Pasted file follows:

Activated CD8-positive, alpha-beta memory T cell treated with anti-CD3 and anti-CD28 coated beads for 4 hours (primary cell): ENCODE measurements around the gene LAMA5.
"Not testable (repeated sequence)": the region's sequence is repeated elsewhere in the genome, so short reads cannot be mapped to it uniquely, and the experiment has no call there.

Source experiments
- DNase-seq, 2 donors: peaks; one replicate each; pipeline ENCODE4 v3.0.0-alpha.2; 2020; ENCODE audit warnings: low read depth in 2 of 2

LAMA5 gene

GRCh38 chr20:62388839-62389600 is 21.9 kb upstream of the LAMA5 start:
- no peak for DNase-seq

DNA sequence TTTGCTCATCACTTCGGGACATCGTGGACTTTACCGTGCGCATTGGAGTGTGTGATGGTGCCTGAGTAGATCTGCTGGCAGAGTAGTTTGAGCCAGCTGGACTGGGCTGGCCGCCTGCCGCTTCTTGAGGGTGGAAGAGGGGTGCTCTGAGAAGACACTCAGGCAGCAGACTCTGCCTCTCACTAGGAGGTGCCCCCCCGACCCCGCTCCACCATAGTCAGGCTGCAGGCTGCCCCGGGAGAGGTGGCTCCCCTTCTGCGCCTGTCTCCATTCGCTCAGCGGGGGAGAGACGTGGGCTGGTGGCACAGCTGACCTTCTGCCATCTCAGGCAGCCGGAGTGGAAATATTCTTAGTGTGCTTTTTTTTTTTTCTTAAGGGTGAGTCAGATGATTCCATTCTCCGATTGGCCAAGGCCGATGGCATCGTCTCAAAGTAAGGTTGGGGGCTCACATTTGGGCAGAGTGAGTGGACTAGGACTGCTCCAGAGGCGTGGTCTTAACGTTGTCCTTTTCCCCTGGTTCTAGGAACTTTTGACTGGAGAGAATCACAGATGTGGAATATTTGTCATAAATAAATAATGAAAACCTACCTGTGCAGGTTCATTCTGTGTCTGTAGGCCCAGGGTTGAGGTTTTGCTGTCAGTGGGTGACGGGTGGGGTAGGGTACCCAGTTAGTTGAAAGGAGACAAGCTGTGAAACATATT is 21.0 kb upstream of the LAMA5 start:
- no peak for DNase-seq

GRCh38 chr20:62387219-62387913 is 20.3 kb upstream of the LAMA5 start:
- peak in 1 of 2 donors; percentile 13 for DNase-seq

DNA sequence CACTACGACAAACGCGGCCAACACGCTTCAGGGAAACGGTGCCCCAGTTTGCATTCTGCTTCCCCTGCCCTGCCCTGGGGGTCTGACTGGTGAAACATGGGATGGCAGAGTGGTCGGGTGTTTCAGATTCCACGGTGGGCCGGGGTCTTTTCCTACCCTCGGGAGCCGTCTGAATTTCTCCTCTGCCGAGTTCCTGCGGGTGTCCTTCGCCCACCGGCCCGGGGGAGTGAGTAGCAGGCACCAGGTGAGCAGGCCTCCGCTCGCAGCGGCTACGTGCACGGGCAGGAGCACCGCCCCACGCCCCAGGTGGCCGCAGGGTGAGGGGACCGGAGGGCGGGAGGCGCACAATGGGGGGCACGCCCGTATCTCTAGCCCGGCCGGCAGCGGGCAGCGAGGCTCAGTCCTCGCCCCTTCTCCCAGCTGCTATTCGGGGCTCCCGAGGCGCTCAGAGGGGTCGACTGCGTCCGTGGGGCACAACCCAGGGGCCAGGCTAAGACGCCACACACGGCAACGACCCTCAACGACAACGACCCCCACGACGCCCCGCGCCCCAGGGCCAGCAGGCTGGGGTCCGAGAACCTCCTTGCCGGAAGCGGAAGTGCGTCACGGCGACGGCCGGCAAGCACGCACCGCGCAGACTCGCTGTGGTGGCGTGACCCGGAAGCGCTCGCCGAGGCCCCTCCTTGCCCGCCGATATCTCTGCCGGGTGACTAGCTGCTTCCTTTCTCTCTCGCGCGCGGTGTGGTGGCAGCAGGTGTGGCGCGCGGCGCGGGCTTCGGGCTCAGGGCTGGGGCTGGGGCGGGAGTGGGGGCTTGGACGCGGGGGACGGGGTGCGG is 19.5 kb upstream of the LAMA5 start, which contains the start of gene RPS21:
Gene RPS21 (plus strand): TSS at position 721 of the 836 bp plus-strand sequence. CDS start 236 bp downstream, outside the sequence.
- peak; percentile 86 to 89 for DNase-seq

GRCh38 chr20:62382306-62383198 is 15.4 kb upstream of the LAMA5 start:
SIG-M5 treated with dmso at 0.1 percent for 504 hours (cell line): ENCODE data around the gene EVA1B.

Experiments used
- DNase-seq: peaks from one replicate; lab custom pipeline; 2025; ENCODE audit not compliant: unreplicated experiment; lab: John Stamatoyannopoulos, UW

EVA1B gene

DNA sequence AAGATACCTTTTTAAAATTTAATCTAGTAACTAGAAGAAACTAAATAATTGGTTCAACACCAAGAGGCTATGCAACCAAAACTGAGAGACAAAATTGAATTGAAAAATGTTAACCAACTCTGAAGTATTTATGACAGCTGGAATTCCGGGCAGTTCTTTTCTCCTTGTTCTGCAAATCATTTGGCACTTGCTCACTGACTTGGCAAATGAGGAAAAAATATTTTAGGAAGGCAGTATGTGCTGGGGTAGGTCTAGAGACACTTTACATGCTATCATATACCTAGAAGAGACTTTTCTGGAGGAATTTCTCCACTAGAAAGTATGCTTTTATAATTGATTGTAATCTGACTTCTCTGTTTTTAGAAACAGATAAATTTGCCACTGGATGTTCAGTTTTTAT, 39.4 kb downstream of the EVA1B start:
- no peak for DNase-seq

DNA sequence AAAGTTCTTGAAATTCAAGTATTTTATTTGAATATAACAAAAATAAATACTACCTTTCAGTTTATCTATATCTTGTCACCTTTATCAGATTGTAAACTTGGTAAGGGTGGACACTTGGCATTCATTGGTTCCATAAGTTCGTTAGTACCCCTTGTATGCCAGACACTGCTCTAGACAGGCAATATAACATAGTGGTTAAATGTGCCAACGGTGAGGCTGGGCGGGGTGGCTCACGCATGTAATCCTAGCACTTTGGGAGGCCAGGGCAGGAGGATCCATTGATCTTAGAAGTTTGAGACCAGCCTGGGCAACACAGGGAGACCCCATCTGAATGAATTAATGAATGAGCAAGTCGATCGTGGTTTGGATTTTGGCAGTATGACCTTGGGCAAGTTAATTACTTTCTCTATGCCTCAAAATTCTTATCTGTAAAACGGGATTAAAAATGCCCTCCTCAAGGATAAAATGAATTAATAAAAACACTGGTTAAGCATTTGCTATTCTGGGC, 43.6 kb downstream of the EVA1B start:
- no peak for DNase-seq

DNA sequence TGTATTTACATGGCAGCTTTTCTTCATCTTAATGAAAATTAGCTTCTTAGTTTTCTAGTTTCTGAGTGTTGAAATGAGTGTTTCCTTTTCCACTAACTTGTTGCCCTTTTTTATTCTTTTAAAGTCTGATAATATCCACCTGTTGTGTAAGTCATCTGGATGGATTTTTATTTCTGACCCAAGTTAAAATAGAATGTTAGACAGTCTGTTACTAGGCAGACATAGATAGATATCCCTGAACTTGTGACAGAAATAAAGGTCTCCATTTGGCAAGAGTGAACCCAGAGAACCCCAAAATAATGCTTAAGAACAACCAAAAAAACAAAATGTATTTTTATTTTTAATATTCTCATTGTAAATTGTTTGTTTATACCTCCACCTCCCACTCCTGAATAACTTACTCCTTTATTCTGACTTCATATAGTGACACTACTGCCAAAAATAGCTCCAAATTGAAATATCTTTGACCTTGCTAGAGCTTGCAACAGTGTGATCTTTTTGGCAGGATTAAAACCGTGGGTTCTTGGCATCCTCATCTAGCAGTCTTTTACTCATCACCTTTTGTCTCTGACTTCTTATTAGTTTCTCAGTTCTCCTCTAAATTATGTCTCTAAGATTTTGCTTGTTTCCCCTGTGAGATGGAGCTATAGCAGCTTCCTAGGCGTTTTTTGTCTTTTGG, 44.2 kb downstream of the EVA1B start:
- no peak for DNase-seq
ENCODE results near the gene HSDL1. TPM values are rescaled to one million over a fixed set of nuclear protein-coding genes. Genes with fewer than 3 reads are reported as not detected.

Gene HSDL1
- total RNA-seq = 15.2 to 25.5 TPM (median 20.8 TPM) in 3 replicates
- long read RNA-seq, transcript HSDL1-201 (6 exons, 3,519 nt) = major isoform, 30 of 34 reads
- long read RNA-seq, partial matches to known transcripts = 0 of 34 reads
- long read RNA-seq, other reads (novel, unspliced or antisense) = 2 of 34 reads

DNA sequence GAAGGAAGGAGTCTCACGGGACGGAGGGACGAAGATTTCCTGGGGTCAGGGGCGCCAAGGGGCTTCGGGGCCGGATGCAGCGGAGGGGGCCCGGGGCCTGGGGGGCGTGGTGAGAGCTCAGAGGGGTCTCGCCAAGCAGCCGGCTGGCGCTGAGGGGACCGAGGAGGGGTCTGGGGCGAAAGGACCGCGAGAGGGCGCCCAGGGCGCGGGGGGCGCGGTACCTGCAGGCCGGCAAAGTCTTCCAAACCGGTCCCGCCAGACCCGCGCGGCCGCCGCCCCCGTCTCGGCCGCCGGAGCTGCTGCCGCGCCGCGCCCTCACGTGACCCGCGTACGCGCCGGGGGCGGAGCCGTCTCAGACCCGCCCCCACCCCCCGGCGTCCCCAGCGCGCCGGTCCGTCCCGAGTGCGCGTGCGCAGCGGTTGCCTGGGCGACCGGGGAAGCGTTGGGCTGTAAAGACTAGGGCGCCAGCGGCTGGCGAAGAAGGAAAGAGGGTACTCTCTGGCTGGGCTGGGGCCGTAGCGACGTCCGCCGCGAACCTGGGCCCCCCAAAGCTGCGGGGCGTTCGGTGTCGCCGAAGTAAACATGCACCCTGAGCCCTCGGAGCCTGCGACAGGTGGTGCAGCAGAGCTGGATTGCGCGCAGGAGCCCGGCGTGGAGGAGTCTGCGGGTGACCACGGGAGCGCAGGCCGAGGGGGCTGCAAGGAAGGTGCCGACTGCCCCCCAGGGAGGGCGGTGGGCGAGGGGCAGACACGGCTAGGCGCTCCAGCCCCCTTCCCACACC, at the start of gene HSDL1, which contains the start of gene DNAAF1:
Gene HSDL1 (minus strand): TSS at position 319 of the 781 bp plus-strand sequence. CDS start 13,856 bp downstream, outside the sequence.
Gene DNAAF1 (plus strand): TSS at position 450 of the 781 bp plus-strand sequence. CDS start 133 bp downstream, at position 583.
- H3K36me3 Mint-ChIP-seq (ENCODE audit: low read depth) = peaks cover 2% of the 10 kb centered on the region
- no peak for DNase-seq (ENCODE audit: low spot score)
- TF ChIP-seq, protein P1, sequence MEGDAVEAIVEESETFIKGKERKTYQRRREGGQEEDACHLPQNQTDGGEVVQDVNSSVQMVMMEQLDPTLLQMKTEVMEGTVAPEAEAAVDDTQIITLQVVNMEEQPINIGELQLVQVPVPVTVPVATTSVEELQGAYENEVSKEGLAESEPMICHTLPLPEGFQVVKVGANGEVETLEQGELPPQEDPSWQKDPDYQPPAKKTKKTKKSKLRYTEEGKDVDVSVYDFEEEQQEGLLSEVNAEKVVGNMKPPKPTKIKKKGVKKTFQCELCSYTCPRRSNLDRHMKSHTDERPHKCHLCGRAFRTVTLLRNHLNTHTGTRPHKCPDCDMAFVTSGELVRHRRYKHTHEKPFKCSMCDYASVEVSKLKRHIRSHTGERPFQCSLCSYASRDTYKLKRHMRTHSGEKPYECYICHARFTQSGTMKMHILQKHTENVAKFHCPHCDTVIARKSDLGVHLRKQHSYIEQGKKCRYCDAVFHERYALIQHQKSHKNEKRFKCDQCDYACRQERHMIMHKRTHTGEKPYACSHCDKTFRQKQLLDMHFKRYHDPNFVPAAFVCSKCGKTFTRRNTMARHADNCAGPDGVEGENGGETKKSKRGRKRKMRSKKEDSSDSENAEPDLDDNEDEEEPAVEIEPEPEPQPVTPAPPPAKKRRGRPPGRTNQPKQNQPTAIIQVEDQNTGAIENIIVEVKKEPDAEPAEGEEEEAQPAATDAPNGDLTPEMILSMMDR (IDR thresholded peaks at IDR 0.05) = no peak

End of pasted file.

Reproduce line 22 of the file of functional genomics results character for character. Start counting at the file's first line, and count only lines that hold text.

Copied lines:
DNA sequence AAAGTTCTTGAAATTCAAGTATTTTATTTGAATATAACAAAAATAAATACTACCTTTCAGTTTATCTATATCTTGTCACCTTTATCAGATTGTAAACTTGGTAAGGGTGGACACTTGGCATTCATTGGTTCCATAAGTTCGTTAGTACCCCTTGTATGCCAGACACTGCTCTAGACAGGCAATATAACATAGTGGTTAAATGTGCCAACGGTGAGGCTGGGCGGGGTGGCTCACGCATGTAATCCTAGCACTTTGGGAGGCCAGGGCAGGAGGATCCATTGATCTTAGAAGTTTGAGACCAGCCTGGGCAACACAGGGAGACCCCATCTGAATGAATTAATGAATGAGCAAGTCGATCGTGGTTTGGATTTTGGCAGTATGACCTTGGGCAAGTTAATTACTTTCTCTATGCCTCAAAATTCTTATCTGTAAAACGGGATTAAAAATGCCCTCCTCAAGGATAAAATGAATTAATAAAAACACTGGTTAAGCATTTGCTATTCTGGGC, 43.6 kb downstream of the EVA1B start: